Tuesday, November 15, 2005

Bill Tytla nugget of gold

I was studying through my old Richard Wiliams Master Class notes (this was back when Richard was travelling the world offering a 3 day master course on animation. Pre- Animator's Survival Kit days. $900 for 3 days of animation training. Ahh, the good old days.)
Anyhow I came across a quote that Richard relayed from Bill Tytla, one of the early masters of animation. Bill said...
There's only 3 things to animation.
  1. Anticipation
  2. Action
  3. Reaction
Learn to do these well and you can animate anything well.
And another Bill Tytla nugget:
Be Simple
Be Direct
Be Clear
Be Very Simple
Make a statement and finish it clearly
Good stuff to be reminded of in an age where we can get all distracted by the possibilities of subtle micro movement in CG animation. It's true that Cg opens doors for adding those micro expressions and little flashes, but they alone cannot sustain a scene. This micro subtelty stuff is like a good spice. Just the right kind in just the right amount can elevate a meal from good to amazing. But put the wrong spice in a dish, or too much of the right spice and you can ruin a perfectly good meal. Same with animation. You can so overpack your animation with bits of micro movement in the name of subtlety that you lose the primary storytelling drive of the shot to start with. It's a pretty easy thing to make the face all muddy if we're not careful. The foundation must be clear, simple, strong and entertaining- then add a little spice. Let your posing, drawing, timing and acting choices be the power behind the scene, not the little flashes of motion or noise.


Anonymous said...

Nice tips, Keith!

As an aside:
Yeah, I got the Animator's Survival Kit book but had to return it due to unexpected foul language contained within. You can't even watch a PG-13 movie nowadays without someone taking God's name in vain but now it's in animation books. Sigh.

Josh Bowman said...

Thanks for posting this Keith. I've been adding small subtle actions to my animation and in very small number to try and make it look like the character is invested in the moment. Things like small eye darts seem to help a lot.

In regards to Anon. above, it's interesting how some people get mortally offended and others just don't care. I think it's the same with any situation, if you look hard enough you'll find satan behind everything. Richard was retelling his experiences, if that's what happened, that's what happened, and he certainly got the point across.

Drew said...

clarity to me has become one of the most important things to consider. i find the need to concentrate on this because i get too distracted otherwise. i agree in a sense with milt kahl in that "i'm not smart enough to think of more than one thing at a time."


Tanja said...

AAR.... Hmm, that's practically pirate speak. Sounds good to me! Thanks for posting. :)


Ethan_Hall_2006 said...

Yha, I'd feel bad about spending $900 on a 3 day training course, but I got the studio to pay for it. So I don't feel bad at all:)

Anonymous said...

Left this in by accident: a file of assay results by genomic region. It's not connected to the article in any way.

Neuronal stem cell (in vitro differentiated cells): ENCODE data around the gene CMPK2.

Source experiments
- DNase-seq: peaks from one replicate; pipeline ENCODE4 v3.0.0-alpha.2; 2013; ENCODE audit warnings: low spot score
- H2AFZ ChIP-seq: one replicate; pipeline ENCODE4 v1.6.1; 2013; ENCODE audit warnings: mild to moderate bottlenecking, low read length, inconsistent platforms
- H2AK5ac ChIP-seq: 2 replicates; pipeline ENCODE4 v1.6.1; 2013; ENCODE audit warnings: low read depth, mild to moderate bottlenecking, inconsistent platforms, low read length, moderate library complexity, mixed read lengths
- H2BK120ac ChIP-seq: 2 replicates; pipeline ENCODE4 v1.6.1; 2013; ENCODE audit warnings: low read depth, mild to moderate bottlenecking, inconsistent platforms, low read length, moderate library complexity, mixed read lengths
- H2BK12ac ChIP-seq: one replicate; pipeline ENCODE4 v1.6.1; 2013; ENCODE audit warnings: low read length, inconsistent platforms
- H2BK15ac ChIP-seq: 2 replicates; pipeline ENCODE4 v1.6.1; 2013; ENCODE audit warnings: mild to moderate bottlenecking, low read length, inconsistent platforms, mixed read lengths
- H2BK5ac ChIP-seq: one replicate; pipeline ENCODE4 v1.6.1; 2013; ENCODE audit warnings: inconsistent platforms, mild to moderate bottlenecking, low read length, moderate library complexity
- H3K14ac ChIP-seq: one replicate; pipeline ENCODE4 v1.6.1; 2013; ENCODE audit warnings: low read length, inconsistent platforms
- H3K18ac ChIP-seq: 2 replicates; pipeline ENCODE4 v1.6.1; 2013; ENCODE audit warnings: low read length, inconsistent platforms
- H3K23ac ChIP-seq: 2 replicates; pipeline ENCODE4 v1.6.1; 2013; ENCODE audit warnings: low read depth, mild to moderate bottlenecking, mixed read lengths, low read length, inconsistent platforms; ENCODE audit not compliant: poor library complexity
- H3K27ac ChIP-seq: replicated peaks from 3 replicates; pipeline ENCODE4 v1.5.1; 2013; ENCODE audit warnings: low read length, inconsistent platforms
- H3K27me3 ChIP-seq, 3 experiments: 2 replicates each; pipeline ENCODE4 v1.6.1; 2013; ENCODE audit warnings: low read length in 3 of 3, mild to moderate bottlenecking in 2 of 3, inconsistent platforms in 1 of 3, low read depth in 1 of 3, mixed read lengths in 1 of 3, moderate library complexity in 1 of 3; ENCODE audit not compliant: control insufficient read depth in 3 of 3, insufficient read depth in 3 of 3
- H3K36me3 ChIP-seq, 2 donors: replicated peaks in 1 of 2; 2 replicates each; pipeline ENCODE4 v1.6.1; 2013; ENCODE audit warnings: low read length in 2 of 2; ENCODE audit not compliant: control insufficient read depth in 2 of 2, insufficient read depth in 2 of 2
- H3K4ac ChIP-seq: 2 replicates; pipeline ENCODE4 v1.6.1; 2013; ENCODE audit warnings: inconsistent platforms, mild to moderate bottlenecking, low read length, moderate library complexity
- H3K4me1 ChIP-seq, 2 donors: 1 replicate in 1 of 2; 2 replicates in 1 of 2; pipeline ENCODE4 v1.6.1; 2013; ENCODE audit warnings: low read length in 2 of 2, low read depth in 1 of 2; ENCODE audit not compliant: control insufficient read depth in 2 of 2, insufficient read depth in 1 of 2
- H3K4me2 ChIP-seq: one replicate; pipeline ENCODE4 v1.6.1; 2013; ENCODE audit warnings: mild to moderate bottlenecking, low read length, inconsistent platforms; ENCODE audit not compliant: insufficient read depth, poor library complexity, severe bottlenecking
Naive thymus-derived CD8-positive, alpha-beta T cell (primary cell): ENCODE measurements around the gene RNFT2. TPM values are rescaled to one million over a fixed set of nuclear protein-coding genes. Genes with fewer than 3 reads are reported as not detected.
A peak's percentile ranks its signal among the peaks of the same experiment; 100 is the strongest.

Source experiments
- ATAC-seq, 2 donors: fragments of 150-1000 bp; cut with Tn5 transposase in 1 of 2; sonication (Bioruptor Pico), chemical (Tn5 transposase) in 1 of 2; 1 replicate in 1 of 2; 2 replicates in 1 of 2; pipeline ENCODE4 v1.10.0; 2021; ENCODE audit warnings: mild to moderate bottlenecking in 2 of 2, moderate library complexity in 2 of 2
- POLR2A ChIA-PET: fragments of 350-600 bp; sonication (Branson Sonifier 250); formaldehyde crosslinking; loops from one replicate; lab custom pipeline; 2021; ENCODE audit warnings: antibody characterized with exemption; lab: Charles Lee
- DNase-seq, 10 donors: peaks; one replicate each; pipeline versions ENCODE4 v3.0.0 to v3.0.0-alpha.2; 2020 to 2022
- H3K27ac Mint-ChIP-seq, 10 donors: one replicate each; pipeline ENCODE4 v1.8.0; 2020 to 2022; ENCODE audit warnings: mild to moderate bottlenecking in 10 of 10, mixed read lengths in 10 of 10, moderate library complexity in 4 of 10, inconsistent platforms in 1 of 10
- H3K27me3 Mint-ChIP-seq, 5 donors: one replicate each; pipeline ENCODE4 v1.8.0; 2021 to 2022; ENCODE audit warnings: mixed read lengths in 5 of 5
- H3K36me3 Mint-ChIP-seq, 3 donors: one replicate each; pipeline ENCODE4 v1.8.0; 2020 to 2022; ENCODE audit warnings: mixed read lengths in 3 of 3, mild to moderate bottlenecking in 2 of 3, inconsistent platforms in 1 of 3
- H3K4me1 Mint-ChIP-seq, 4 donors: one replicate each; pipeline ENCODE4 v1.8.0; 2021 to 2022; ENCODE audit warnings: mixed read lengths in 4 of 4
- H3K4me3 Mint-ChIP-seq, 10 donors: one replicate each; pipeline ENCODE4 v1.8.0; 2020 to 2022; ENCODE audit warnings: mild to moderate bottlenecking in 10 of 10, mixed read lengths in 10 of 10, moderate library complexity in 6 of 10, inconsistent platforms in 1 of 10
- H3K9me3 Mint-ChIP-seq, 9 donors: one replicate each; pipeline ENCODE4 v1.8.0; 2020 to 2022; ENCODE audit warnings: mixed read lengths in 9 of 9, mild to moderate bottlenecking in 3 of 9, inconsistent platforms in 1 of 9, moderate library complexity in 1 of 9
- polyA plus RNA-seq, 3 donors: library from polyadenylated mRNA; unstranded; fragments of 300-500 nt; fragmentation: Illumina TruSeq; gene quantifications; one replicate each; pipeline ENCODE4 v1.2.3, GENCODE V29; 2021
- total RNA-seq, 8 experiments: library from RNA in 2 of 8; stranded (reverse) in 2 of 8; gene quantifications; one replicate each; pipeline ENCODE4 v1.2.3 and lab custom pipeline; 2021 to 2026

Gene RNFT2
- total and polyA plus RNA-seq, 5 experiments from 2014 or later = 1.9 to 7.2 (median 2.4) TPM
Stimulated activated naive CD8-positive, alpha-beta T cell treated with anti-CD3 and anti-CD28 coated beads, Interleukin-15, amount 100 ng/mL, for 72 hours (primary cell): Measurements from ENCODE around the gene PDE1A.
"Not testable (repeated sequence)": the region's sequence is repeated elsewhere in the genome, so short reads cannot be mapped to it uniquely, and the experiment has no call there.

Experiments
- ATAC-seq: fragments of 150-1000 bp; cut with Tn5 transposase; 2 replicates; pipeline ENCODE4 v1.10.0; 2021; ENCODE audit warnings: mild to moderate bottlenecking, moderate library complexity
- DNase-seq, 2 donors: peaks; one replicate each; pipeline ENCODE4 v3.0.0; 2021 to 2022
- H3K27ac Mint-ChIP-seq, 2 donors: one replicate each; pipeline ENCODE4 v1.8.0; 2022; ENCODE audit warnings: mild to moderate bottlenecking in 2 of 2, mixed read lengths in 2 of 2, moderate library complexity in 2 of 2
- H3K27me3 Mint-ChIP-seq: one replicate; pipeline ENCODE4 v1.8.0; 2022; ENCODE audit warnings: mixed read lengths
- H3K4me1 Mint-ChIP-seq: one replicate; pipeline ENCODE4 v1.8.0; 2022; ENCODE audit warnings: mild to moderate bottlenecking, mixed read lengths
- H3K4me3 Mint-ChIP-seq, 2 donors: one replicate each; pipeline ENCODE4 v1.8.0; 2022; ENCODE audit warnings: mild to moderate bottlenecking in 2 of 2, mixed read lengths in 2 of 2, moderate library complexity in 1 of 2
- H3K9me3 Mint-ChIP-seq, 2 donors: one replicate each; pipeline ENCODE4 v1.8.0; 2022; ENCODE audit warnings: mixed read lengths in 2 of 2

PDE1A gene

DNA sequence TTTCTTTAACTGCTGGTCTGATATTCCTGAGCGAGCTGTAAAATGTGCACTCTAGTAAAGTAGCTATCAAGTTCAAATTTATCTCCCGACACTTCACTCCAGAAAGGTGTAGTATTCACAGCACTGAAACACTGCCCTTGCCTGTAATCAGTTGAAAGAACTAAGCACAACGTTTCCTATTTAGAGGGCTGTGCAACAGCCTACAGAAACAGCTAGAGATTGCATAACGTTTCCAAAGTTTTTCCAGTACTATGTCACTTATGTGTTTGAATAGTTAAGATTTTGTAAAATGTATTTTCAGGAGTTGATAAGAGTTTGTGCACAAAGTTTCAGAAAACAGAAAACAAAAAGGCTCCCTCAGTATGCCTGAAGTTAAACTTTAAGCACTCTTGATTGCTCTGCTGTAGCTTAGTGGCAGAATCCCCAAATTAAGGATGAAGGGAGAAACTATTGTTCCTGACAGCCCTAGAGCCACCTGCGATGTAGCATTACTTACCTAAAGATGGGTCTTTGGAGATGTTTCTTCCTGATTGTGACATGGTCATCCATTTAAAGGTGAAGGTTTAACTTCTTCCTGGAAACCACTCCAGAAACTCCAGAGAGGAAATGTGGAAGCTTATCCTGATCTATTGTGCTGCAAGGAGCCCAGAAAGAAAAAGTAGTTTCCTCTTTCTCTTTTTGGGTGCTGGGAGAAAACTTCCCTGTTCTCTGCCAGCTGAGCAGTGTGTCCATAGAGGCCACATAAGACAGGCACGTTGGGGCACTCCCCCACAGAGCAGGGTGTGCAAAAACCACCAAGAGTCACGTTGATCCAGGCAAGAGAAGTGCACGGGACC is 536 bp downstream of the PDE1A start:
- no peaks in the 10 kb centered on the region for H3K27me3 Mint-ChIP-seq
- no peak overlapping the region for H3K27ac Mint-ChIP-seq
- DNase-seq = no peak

anonymous: Also, they take His name in vain simply by using it in expression. Example: "Oh my...!"

josh: Good point, I reckon.

However, it's also interesting to note that scripture says "peter cursed", and left it at that but in the movie The Passion, they had the character of Peter literally use a curse word.

Fact is people get a kick out of using such words, when the story can be told without literally using them.

Anonymous said...

Or maybe an animation blog isn't necessarily the best place to air your religious viewpoints. Get a grip guys.

Keith Lango said...

Well, this has take an interesting turn. Heh. I understand that some folks are turned off by blue language. Sometimes in order to learn things we have to filter the information. Each of us has a different level of tolerance for such things. Me, I can see past blue language. It bugs me, but not enough to not try and filter it out to get at the useful info. Others may not be so willing to do so. I can certainly understand and appreciate that standard and I would support anyone in following their conscience as they feel led by God. We all have things that bother us more than others. I know that I have things that I won't be a part of because they affect me too much whole other people of faith have no issue with those things at all. I think it's wise to understand that one person's nettlesome issues don't affect all of us the same. I certainly am not interested in choking off conversation, specifically faith based conversation. I am a christian, my faith and beliefs are central and core to everything I try to do. I'm not exactly shy about that (much to the chagrin of some. heh). So this animation blog (of any out there) is a fair place to have such discussions.
So, having said all that, I welcome people sharing their views. Those of us who may not agree with those views will just need to practice grace and understanding along the way. Let's just try to see things from the other guy's POV and see what we can all learn about animation along the way. :)


Anonymous said...

Returning a book because of some blue language sounds more like a political act than an act of faith. It's like vegans boycotting leather.

I personally don't share the view that blue language hurts anybody in any way, nor do I find it inconsistent with faith. But it's good to stand up for your beliefs. Sadly for Anon., this token gesture deprives him of a chance to learn more about animation, without really influencing the market for blue-language books in an effective way. You have to pick your battles.